Rick Perry’s Views Supported By Republicans, Not So Much By Independents

Rick Perry is the Republican frontrunner largely because he holds views that are widely supported within the party. Those same views could pose a real problem for him in the General Election, though:

In a hypothetical general election matchup, Perry trails President Barack Obama among the poll’s entire sample, 49 percent to 40 percent, about twice the deficit for Romney. Perry also confronts negative reactions from Americans disinclined to vote for a candidate expressing the skepticism he has about the viability of Social Security, evolution science and whether humans contribute to climate change.

“Science is an integral part of our culture,” said Danyelle Lowers, 27, a student at Kent State University in Kent, Ohio, who considers herself an independent voter. “To have such a general disregard for the sciences is rather terrifying.”

(…)

The most publicized campaign issue focusing on Perry — his characterization of Social Security as a “Ponzi Scheme” — has Americans divided. Among all respondents, 46 percent said they agree with the remark, while 50 percent said they disagree.

Among Republicans, 65 percent agree with Perry’s statements about Social Security, while 33 percent disagree. Independents are nearly equally split.

(…)

Forty-five percent of Americans say they’d be less inclined to support a candidate who says science isn’t settled on whether human activity contributes to global warming, while 25 percent said it would make them more likely to back that candidate. Half said they would be turned off by a candidate who says evolution remains an unproven theory, with 20 percent saying they’d be more inclined to support someone who holds that view.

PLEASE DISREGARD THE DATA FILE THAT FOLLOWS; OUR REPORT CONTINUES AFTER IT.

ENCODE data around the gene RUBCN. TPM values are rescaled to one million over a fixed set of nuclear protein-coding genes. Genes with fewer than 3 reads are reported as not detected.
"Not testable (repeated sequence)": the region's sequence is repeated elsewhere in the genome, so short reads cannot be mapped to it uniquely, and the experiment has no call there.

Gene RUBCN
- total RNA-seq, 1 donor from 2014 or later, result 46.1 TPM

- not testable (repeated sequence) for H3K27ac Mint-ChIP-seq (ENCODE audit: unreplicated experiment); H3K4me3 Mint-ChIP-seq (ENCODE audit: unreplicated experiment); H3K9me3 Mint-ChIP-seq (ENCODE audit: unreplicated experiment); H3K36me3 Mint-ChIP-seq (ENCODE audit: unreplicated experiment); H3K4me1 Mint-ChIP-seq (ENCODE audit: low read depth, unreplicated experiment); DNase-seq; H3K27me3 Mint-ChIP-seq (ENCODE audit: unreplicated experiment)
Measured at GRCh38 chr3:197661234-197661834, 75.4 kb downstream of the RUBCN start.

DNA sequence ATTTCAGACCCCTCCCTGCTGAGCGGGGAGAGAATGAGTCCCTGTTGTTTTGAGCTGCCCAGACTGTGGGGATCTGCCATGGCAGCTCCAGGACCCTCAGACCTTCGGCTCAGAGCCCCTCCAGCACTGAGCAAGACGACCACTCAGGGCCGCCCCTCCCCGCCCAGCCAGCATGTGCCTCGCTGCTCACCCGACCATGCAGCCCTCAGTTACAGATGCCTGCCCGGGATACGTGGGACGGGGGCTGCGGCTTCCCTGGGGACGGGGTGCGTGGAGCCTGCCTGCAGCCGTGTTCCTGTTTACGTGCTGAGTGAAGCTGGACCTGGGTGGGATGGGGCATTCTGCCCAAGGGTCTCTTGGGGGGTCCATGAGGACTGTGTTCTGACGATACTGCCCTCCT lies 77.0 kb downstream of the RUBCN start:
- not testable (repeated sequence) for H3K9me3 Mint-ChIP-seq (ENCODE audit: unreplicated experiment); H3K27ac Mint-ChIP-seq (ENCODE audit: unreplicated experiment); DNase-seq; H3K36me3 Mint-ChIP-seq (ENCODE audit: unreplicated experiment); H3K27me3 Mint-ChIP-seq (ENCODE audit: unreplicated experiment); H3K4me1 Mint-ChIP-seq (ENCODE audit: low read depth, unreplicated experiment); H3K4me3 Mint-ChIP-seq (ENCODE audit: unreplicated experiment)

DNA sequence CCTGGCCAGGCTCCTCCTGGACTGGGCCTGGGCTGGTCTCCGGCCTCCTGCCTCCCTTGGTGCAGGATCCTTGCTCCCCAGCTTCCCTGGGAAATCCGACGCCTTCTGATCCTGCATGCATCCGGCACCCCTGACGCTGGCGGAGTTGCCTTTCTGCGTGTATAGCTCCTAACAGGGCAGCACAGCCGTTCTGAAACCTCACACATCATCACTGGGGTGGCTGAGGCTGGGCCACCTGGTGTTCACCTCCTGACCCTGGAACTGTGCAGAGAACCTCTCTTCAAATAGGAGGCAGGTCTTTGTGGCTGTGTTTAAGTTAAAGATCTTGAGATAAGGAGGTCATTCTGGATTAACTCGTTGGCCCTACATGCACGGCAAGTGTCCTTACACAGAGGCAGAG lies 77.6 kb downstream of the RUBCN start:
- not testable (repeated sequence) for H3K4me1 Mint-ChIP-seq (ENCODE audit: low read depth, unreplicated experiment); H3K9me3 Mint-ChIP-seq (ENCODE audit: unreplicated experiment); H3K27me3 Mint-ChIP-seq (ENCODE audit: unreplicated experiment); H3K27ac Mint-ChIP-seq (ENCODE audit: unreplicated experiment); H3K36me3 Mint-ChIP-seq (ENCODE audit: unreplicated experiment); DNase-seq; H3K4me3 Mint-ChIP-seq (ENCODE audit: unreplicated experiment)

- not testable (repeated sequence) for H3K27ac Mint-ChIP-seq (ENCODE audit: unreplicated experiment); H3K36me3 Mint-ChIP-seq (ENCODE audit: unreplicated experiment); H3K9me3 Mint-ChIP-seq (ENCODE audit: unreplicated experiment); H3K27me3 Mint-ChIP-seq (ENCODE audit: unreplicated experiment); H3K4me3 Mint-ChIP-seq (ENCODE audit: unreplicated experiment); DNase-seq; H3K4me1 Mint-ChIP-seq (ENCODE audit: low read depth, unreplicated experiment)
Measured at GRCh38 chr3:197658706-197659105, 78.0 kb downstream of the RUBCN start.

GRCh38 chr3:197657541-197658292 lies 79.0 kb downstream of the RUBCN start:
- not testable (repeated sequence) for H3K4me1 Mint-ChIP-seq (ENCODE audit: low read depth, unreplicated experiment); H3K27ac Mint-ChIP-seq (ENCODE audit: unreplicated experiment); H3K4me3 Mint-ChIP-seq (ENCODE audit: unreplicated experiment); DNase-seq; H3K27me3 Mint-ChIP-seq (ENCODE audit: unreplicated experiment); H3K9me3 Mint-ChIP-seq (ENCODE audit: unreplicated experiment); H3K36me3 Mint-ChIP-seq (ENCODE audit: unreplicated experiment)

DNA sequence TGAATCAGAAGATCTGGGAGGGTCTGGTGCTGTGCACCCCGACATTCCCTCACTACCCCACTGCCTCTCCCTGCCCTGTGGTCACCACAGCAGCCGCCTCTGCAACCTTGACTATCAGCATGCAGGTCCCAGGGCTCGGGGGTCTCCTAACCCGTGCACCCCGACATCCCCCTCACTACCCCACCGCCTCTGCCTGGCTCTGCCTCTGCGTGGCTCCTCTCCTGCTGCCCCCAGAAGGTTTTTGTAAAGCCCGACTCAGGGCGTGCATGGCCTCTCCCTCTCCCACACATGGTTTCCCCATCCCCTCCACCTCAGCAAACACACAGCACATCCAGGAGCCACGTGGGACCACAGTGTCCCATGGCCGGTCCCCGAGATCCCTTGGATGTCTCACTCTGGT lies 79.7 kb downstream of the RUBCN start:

Interestingly, the poll also shows what could be slippage in the GOP horserace by Perry, perhaps due to the comments that have come out over the past two weeks of debating:

The results are similar in a new Gallup poll:

Texas Gov. and presidential candidate Rick Perry’s comments on Social Security, which include calling it a “Ponzi scheme,” appear to be a non-issue for most Republicans. However, they could cost him support with independents should he ultimately win the 2012 Republican presidential nomination. As many Republicans say they are more likely to vote for Perry for president because of his views on Social Security as say they are less likely — 19% each. Among independents, 12% are more likely to vote for him and 32% less likely.

Perry’s statements on Social Security are more likely to harm his campaign indirectly by weakening his perceived viability than they are to turn off Republicans who disagree with his views. In contrast to the 19% of Republicans who say they would personally be less likely to support Perry over his Social Security views, 37% believe those views would hurt his chances of being elected president if he were the GOP nominee. Just 17% say they will help his chances.

Independents tilt even more strongly toward perceiving the issue hurts rather than helps Perry’s electability, 40% vs. 11%.

The 2012 General Election is going to be a battle for the independent voters. As I noted yesterday, President Obama is having trouble with those voters in battleground states, thus giving the GOP an opening to take back many of of the states they lost in 2008. A Republican nominee like Perry, though. may just be what sends the independents back into Obama’s fold.

FILED UNDER: Campaign 2012, Quick Takes, Social Security, US Politics,
Doug Mataconis
About Doug Mataconis